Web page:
But Where Should You Be Saving for Retirement? Roth or Traditional?
Many 401(k)s will have the traditional and Roth options, and many of them have the option to do in-plan conversions, so make sure you’re aware of what your employer offers. Dean, Bud, and our Director of Tax, Corey Hulstein, CPA did a thorough analysis of Roth vs. traditional and what all to consider on The Guided Retirement Show. That’s an episode you don’t want to miss, so make sure to tune in to it. We also reviewed Roth vs. traditional and how to mitigate taxes over your lifetime in our Tax Reduction Strategies guide, which you can download below.
What Should You Do with Your 401(k) After Retirement?
While you can no longer contribute to your 401(k) after you retire, many people wonder what happens to it when they retire. Well, you have two options—leave it in your existing plan or roll it over to an IRA.
Let’s start with the pros of rolling it over to an IRA. One, you’ll have a wider choice of investment options by rolling it over to an IRA. If you’re planning to roll it over, make sure to roll it over within 60 days to avoid taxes on the rollover. The same goes for Roth 401(k)s. However, don’t roll over a traditional 401(k) to a Roth IRA because there are major tax ramifications for doing so.
The second pro to rolling over your 401(k) to an IRA applies if you’re wanting to do Roth conversions in retirement. Roth conversions are a tax planning strategy that can result in a substantial amount of tax savings over your lifetime.
Rule 72(t) and the Rule of 55
There are also some cons to rolling over your 401(k) to an IRA in retirement. The main one is that if you’re planning to retire early, as you’re still subject to the early withdrawal penalty if you access the funds prior to 59½. Keep in mind that there are exceptions to that rule, including Rule 72(t).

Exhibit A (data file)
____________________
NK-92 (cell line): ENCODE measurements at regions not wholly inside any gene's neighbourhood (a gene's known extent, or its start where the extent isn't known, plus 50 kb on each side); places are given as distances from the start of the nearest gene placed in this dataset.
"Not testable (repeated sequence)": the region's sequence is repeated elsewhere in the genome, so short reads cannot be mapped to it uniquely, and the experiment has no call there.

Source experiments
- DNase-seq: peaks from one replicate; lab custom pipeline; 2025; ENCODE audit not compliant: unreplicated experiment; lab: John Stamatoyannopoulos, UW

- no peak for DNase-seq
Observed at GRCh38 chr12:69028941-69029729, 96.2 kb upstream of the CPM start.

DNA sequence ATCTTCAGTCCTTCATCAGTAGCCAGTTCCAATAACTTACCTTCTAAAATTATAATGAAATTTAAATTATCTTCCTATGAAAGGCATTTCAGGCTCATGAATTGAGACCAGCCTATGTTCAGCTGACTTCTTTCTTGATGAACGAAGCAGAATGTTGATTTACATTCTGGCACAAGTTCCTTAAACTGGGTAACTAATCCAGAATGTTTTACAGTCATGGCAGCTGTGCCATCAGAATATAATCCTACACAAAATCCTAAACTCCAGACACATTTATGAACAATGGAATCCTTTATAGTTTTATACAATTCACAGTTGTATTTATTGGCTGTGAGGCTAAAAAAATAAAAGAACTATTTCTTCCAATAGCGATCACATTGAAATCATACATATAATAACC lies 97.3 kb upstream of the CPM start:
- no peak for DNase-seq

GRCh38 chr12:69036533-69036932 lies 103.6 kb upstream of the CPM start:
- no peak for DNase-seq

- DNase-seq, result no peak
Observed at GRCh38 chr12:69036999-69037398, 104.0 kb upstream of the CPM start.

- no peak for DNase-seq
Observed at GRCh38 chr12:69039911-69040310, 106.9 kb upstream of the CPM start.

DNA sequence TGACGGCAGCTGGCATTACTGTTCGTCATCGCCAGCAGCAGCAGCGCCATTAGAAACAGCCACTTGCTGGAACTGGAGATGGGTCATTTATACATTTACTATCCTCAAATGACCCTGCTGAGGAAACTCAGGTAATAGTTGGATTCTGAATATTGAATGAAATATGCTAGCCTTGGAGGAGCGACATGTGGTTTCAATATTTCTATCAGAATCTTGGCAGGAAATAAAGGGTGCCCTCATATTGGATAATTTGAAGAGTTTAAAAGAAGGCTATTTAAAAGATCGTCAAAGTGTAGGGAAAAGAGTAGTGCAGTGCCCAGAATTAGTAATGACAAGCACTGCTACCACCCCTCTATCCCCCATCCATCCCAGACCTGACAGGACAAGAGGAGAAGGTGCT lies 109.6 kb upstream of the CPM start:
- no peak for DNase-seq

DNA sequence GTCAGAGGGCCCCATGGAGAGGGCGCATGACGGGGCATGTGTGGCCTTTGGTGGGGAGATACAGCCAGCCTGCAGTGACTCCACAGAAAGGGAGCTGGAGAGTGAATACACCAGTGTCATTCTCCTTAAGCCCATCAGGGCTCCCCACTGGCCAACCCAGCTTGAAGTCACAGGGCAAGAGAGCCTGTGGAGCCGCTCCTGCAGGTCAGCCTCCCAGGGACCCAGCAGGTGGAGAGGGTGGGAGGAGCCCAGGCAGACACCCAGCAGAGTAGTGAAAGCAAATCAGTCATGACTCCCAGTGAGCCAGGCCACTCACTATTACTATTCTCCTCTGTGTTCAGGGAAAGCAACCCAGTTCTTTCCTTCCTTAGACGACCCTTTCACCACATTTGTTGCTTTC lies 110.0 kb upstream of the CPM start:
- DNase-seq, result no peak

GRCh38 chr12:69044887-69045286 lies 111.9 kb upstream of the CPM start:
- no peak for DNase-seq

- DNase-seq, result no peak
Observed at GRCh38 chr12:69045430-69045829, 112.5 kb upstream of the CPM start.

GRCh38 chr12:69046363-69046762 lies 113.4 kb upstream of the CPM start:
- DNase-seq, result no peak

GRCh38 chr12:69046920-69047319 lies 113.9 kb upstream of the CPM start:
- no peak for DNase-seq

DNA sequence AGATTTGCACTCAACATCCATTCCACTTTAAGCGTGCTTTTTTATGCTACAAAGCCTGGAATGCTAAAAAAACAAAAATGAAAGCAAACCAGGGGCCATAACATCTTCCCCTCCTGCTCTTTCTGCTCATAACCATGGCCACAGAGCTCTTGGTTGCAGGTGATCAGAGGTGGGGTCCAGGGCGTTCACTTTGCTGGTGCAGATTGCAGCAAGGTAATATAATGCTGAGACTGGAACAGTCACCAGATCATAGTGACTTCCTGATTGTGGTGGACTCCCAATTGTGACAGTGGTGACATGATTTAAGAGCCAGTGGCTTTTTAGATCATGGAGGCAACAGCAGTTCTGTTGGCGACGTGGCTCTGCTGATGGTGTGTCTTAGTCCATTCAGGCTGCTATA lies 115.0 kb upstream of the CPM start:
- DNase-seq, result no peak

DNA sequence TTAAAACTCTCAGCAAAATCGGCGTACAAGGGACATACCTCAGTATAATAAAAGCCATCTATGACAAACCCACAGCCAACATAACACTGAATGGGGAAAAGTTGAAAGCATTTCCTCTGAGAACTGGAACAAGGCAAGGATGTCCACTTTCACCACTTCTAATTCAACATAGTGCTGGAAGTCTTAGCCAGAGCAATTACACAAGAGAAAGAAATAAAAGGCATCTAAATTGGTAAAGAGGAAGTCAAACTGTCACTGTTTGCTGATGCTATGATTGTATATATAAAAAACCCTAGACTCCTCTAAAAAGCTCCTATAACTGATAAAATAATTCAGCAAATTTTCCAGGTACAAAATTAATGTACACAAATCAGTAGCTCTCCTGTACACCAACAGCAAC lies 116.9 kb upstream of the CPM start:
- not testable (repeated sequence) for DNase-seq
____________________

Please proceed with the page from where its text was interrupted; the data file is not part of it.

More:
Before we get into specifics on saving to IRAs and other places you can save for retirement, let’s discuss the pros and cons of keeping your 401(k) in your employer plan. We already hinted at one of the cons, but there are usually limited investment options if you keep your 401(k) in your employer plan. One of the biggest pros is the IRS Rule of 55. It states that if you leave your employer after turning 55 (50 for public safety officials), you can still take 401(k) distributions or withdrawals without facing additional penalties.
Opening a Traditional IRA or Roth IRA
In addition to saving to your employer-sponsored 401(k), you can open a traditional IRA or Roth IRA while you’re still working and save to it. Traditional IRAs and Roth IRAs grow in the same respective fashion as traditional 401(k)s and Roth 401(k)s.
Creating Tax Diversification
Knowing the rules of the different places you’re saving for retirement is crucial so that you have a good understanding of your retirement cashflow. We can’t specifically address where you should be saving for retirement without knowing more about your unique situation, but one of the most common retirement planning mistakes we see people make is saving all their money to one place. It’s important to create tax diversification as you’re saving for retirement.
There are three different tax buckets that you can save to: taxable accounts, tax-deferred accounts, and tax-free accounts. The tax-free accounts are your Roth accounts, which are taxed up front and then grow tax-free. The tax-deferred accounts are your traditional IRAs, traditional 401(k)s, and pensions, which are taxable once you access them. And the taxable accounts include your savings and brokerage accounts. Diversifying your retirement savings across these different accounts can offer you flexibility from an investment and tax standpoint as you’re approaching and going through retirement.
“What are the rules going to be when it comes time you need to take it out? And what is going to allow you to get the maximum amount of income in retirement with the least amount of taxes?” – Dean Barber